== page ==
Referring now to FIG. 2, the CMOS structure is silicided according to well known procedures familiar to those skilled in the art. The metal used in the siliciding process (e.g., titanium) reacts with silicon, but not with silicon oxide. Where the silicon is not covered with silicon oxide, silicided regions 15 are formed. Thus, according to the process described herein for the IC device depicted in FIG. 1, the inner areas of the source regions 10 and drain regions 11 in the edge portion 2 of the IC device are silicided. The entire source regions 10, drain regions 11, and gate regions 8 in the inner portion 1 of the IC device are also silicided in the process. It has been observed that when protective oxide layers with a high etch rate, particularly CVD oxide layers, are used without a heat treatment, oversiliciding is observed. This overosiliciding is visible at the edges of the protective oxide layer, where silicide spikes form in the protected areas of the source and drain regions. Such spikes, particularly in the case of small structures, may lead to very high electric field strengths, whereby the ESD protection would be reduced. According to the present invention, the masked oxide layer will be subjected to a heat treatment (discussed later) and will be thus "densified" prior to the siliciding. Since by this process its etch rate is reduced, this oversiliciding beyond the edges of the protective oxide will be prevented, and smooth silicide edges will be formed.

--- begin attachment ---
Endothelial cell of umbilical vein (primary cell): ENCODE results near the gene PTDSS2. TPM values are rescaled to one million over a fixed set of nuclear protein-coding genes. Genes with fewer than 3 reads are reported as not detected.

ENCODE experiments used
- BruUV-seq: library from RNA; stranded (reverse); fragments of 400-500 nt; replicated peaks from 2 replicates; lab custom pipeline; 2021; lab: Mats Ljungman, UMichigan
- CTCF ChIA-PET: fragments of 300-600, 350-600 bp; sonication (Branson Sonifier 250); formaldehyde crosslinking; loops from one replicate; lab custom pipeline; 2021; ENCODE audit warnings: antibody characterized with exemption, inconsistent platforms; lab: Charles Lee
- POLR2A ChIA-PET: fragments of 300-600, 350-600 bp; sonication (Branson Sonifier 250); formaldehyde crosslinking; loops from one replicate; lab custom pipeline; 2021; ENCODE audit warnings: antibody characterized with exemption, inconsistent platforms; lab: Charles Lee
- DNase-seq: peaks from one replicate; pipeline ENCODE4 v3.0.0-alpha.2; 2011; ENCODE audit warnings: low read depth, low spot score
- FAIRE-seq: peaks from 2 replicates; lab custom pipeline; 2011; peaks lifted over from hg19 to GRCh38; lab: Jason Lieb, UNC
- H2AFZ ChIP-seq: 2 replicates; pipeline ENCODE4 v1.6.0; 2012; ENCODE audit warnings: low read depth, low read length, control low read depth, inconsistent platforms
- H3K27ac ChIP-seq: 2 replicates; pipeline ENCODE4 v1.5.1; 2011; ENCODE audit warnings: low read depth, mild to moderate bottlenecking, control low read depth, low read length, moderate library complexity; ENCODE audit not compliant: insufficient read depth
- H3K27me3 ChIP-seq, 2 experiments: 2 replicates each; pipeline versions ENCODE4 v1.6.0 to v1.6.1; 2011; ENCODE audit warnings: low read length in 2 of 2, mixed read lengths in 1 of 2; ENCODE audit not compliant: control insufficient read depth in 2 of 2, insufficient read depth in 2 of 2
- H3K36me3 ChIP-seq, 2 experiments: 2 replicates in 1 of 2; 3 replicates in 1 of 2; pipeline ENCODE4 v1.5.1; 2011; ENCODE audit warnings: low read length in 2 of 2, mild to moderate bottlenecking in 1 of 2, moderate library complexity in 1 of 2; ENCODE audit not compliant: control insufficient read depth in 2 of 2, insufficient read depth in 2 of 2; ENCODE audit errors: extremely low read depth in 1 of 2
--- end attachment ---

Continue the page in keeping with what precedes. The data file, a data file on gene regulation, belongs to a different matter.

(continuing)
Returning to FIG. 1, it is noted that through the siliciding of the transistors 7 in the inner portion 1, low resistances of the respective interconnections are achieved. This results in faster transistors. ESD protection is not necessary in the inner portion I of the IC device since no large voltages occur there. In fact, the voltages that occur in the inner portion 1 of the IC device generally do not exceed 5 V. In the edge portion 2 of the IC, however, the outside transistors 7 are endangered because high voltages (on the order of 1000 V) may occur there. In the edge portion 2, therefore, only the inner areas of the source regions 10 and drain regions 11 of the respective transistors 7 are silicided.